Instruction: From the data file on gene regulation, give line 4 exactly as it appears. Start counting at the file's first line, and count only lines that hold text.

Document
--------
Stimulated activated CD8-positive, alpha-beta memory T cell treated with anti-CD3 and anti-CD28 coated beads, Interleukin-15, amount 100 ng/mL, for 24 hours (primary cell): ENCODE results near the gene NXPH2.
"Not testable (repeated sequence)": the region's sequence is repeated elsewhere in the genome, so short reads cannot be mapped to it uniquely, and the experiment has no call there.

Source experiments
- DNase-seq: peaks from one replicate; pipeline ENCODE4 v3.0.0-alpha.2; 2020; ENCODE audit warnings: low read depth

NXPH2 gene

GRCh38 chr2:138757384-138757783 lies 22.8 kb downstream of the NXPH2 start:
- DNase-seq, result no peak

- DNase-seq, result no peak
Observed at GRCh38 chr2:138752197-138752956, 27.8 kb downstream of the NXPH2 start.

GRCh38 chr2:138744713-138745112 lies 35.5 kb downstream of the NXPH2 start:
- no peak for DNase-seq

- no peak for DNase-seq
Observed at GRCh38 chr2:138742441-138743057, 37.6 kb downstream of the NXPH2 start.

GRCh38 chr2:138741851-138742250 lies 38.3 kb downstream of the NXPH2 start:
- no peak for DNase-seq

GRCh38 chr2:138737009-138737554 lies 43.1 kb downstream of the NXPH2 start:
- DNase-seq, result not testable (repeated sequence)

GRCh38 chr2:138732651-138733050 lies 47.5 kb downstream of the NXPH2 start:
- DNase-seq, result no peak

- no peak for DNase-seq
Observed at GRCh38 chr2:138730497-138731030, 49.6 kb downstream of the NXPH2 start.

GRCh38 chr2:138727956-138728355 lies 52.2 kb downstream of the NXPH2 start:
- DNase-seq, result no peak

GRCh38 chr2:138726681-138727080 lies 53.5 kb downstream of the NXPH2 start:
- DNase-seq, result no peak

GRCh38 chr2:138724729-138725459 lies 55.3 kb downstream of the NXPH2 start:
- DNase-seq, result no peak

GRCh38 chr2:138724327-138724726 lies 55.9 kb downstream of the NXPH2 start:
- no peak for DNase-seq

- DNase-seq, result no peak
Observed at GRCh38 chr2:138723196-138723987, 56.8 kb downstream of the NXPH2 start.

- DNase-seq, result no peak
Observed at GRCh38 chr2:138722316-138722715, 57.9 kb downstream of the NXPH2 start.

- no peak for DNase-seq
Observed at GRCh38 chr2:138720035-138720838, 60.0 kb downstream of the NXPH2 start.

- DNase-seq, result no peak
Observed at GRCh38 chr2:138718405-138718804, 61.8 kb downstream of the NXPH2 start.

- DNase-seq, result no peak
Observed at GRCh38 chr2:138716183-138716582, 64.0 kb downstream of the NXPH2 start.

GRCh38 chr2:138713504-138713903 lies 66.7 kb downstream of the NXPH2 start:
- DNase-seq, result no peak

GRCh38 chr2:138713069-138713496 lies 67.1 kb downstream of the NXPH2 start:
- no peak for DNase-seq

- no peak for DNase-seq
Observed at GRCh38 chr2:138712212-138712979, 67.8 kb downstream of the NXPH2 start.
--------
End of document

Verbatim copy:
- DNase-seq: peaks from one replicate; pipeline ENCODE4 v3.0.0-alpha.2; 2020; ENCODE audit warnings: low read depth